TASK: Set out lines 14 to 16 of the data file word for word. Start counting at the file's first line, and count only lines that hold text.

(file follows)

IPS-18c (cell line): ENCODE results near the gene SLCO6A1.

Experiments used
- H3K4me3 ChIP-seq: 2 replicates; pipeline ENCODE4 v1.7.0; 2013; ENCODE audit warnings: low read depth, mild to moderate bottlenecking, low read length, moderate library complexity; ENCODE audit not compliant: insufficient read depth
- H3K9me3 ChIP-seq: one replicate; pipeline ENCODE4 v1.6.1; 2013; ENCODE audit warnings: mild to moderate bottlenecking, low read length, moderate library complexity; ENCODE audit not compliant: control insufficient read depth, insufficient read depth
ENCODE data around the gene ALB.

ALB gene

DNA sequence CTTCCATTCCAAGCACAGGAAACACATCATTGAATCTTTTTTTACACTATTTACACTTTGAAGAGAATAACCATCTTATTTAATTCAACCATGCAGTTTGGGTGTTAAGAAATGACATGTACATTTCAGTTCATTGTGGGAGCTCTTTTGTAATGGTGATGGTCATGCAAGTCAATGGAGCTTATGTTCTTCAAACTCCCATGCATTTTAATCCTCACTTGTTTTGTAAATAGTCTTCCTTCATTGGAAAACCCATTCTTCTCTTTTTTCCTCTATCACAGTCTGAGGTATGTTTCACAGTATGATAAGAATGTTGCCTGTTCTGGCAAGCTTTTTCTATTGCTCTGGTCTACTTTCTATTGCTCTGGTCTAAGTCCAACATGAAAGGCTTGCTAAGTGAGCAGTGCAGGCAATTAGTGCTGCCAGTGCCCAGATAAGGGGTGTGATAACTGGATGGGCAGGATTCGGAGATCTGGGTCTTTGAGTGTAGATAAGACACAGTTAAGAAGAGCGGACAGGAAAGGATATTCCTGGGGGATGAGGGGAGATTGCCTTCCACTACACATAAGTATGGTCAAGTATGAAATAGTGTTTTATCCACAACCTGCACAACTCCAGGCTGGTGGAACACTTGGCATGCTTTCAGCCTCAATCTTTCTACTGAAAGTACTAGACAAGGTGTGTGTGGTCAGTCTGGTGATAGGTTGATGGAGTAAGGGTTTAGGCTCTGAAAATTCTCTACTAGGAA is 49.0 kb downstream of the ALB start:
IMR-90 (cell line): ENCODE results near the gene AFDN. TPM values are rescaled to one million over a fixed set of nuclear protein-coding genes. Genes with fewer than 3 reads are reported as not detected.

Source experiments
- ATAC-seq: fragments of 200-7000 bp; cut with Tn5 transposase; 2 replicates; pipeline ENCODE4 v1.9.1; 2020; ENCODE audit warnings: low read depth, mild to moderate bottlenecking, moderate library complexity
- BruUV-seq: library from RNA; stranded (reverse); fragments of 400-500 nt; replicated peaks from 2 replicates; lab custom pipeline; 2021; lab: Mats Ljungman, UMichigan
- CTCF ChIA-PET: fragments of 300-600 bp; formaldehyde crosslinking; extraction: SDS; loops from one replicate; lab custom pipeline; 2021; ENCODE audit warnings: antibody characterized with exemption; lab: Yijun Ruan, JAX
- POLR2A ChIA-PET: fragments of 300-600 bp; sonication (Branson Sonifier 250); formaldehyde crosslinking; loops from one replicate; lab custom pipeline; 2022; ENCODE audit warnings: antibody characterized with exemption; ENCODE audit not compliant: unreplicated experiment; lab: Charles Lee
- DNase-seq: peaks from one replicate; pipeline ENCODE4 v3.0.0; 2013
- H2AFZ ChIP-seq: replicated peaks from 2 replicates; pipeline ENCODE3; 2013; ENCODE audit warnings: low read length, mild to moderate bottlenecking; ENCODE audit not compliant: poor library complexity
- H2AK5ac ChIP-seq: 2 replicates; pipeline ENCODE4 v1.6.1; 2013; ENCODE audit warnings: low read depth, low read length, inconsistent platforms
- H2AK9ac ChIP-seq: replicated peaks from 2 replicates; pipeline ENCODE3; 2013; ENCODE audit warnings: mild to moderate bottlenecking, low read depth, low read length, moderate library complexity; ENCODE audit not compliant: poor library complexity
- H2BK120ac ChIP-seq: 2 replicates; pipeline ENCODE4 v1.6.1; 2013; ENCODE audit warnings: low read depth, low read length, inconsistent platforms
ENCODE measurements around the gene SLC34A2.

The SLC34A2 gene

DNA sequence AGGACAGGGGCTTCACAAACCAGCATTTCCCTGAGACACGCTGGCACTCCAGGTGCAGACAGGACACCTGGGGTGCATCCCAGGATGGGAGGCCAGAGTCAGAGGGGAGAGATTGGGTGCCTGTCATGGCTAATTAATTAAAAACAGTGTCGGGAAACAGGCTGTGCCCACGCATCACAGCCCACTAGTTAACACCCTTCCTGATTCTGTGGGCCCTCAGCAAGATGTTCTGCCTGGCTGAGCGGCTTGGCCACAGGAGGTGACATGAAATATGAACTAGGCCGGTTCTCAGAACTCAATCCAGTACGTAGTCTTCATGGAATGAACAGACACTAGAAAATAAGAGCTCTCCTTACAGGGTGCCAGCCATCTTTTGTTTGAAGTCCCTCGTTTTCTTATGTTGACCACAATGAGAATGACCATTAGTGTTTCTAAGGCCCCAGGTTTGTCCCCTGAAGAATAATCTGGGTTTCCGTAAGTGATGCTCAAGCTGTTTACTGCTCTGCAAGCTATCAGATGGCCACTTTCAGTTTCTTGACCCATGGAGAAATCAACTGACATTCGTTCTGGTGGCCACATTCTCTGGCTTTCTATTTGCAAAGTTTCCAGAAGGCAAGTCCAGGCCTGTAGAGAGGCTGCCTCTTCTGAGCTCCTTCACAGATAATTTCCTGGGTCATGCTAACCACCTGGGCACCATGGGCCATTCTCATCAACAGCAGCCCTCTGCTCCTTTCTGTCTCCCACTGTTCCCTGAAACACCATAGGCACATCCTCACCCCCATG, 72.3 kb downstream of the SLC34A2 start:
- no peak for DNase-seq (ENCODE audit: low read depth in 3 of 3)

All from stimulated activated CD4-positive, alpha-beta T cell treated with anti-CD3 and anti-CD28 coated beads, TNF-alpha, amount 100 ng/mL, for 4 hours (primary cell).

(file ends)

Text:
- DNase-seq: peaks from one replicate; pipeline ENCODE4 v3.0.0; 2013
- H2AFZ ChIP-seq: replicated peaks from 2 replicates; pipeline ENCODE3; 2013; ENCODE audit warnings: low read length, mild to moderate bottlenecking; ENCODE audit not compliant: poor library complexity
- H2AK5ac ChIP-seq: 2 replicates; pipeline ENCODE4 v1.6.1; 2013; ENCODE audit warnings: low read depth, low read length, inconsistent platforms